Hundreds of young people in Sunderland caught without a TV licence
More than 200 young people in Sunderland have been caught out for not having a television licence.
In the city 220 young people, between the ages of 18 and 25, were caught watching live TV or BBC iPlayer without a TV Licence in the past year, according to new figures released today by TV Licensing.
With over 16,000 students at The University of Sunderland, TV Licensing is reminding students they could face prosecution and a fine of up to Â£1,000 if they are caught watching live TV, or BBC programmes on iPlayer, on any device, without a TV Licence.
Recent research by TV Licensing shows that the number of students taking a TV to university has risen from 23% to 27% since last year.
Despite the explosion in popularity of smartphones and tablets, a television is still the most used device for students watching live or recorded TV.
However, for those watching BBC iPlayer, most are using a laptop, with 65% watching on their portable computer and 28% watching on their smartphone.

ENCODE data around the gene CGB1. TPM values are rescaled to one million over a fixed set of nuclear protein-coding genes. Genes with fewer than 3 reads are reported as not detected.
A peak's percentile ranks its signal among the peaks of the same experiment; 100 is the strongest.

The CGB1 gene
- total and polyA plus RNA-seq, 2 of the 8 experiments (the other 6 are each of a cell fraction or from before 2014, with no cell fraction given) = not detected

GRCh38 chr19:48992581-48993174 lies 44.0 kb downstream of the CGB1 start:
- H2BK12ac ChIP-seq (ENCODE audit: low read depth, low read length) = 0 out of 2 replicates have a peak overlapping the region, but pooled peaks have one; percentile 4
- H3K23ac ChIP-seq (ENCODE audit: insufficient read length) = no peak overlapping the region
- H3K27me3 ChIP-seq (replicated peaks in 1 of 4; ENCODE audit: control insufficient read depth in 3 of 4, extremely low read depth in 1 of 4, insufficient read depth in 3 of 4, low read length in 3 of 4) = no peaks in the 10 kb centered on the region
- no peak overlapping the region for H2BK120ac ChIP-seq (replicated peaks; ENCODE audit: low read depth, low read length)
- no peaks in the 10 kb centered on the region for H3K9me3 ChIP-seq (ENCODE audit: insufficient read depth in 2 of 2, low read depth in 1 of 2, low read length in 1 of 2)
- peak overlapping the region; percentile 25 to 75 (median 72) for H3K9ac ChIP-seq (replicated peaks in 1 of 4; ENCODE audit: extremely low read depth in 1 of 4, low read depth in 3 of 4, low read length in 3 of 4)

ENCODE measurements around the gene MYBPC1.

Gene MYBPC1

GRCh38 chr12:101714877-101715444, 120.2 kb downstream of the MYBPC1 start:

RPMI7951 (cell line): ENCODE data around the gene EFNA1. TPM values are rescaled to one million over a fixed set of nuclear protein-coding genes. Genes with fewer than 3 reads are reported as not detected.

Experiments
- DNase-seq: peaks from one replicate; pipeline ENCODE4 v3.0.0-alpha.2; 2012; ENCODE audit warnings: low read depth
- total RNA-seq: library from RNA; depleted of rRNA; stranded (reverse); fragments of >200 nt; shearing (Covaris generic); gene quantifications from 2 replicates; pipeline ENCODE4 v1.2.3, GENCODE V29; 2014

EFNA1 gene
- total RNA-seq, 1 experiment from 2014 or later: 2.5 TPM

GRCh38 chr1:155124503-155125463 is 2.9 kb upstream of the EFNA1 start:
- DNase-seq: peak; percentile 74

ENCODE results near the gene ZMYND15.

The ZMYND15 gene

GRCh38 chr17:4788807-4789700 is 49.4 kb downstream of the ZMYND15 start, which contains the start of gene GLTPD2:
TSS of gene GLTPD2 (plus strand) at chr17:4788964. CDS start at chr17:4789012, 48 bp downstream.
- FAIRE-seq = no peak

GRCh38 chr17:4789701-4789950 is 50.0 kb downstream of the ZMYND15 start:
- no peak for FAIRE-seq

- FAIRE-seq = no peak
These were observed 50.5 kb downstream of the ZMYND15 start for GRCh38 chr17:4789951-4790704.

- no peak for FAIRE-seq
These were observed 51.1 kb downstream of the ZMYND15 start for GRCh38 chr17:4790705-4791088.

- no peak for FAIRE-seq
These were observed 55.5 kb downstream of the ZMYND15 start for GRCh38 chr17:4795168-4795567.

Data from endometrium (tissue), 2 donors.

Awareness of knowing when a licence is needed is high, with 92% of students clear that a TV Licence is needed to watch BBC iPlayer on a TV set.
If students live in halls of residence and watch live TV or BBC iPlayer programmes in their room, they will need to be covered by a TV Licence.
Students in shared houses will also require their own licence if they use a TV or device in their room and have a separate tenancy agreement.
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Almost half of students think that TV Licensing is actively looking for students who are evading, with almost half – 46% - believing TV Licensing is actively searching for evaders in their area who don’t have a licence, who are watching BBC iPlayer.
The study also revealed more than 53% of students think it would be embarrassing to get caught without a licence.
Matthew Thompson, a spokesman for TV Licensing, said: "Every year there are myths which circulate around campus about when you do anddon’t need a licence.
"As most students own at least one device capable of showing live TV or watching BBC iPlayer - such as a laptop, smartphone or tablet computer – it’simportant they know the law around being correctly licensed.
"If you’re watching live TV on any device, including mobiles and tablets, or watch catch up programmes on BBC iPlayer, you need to be covered by a TV Licence."
TV Licensing is asking students who are worried about paying for a licence, to get in touch, as there are many payment options available, from paying in one go to spreading the cost over the year.
For more information on the licensing law visit www.tvlicensing.co.uk/studentinfo or call 0300 790 6113.